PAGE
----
A disposable LMA for pediatric and adult patients also is included in the airway kit at Our Lady of Lourdes’ ED. "They’re an ideal fallback for the difficult airway and really make a difference in a lot of patients," says Sacchetti. "They’re now coming out with cheaper disposable LMAs, which would make them universally available. In the past, they had to be reused, and they were about $200 apiece, which was prohibitive for a lot of EDs."

Disposable laryngoscope blades also are kept in the ED’s airway box. "They’re now pretty much equivalent to the traditional metal blades, and you can put two or three disposable blades in there and don’t have to worry that when you use one it has to go down to the OR to be cleaned and replaced," says Sacchetti. "In the past, if you had a couple of intubations in one day, your equipment may wind up being cleaned, and you wouldn’t have immediate access to it." Another advantage to disposable blades is their cost. "Since they’re inexpensive, they can be kept in more than one place."

Having an airway box in place can be reassuring, especially since the scenario isn’t a common occurrence in many EDs. "The situation doesn’t come up very often, and you don’t want to be saying, Where did we put that thing last year?’ when it does," says Gross.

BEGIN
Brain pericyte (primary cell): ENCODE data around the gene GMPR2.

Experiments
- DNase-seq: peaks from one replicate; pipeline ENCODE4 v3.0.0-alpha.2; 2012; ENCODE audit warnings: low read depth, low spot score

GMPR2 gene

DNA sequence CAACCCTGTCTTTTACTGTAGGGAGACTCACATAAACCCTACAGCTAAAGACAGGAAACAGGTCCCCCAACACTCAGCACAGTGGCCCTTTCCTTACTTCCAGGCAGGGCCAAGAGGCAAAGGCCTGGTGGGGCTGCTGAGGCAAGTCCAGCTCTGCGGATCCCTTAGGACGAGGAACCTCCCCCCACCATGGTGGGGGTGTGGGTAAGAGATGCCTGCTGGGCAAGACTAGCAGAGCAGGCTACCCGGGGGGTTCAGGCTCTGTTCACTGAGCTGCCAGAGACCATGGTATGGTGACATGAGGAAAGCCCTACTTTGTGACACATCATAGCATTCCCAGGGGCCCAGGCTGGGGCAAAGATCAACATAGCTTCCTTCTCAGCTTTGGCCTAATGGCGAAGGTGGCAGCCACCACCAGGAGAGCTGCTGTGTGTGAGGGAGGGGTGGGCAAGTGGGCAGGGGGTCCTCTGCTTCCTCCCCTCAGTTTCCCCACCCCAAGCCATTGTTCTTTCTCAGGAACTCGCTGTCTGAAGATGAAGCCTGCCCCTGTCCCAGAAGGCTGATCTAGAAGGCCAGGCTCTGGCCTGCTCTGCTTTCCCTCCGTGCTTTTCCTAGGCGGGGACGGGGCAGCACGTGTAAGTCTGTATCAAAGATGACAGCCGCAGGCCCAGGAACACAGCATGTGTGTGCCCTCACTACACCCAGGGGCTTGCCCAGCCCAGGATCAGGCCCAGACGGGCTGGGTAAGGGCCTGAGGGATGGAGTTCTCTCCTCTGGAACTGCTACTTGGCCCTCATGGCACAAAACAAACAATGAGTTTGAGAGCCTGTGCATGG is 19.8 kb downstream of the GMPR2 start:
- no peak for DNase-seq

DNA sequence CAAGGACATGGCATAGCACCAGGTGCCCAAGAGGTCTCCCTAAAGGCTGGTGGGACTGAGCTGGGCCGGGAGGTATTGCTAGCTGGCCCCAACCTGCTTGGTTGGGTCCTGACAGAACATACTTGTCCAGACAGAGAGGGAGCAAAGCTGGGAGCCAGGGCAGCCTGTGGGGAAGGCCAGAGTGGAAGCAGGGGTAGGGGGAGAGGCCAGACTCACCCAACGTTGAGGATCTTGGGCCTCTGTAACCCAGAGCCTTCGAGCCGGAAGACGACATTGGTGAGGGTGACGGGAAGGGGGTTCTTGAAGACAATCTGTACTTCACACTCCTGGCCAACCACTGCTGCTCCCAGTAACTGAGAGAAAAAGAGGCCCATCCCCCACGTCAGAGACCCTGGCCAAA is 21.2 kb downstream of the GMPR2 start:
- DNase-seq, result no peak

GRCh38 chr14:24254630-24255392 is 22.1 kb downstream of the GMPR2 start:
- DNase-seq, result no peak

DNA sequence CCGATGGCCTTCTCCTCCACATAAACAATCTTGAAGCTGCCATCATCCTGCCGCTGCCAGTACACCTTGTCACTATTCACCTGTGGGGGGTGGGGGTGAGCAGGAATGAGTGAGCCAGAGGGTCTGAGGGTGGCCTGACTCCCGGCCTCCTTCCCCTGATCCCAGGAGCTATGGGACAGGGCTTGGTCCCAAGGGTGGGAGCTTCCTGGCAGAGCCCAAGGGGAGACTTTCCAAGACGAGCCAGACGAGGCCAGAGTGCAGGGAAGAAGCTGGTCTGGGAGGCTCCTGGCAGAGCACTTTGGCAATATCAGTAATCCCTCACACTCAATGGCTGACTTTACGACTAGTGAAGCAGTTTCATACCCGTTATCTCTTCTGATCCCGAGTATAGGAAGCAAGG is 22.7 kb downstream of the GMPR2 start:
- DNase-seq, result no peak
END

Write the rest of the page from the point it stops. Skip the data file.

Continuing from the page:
Educate staff

The process of creating the kit lent itself to some education efforts. "The first thing we did was explain to staff why it was important and coordinated staff to assemble the kit," says Mondolfi. "We also did inservice on advanced airway management techniques."

Creating a storage box for these supplies is an excellent opportunity to expand staff understanding of advanced airway procedures and equipment. "When you prepare a kit, you kind of standardize things, so it’s a way of teaching nurses, respiratory technicians, and physicians about the equipment and how to use it," says Harley Eisman, MD, a pediatric emergency medicine fellow at the Montreal Children’s Hospital. "Like any ED, we have staff with different levels of training, so like with any other new product introduced, we’ll have to explain to them how the equipment is used."

The hospital held a three-hour workshop that demonstrated airway techniques with mannequins to familiarize faculty and residents with airway equipment and refresh them on techniques. "Since you don’t typically see this in the ED, it may be your only chance to get hands-on experience, and it’s not the same reading it out of a book," Gross explains.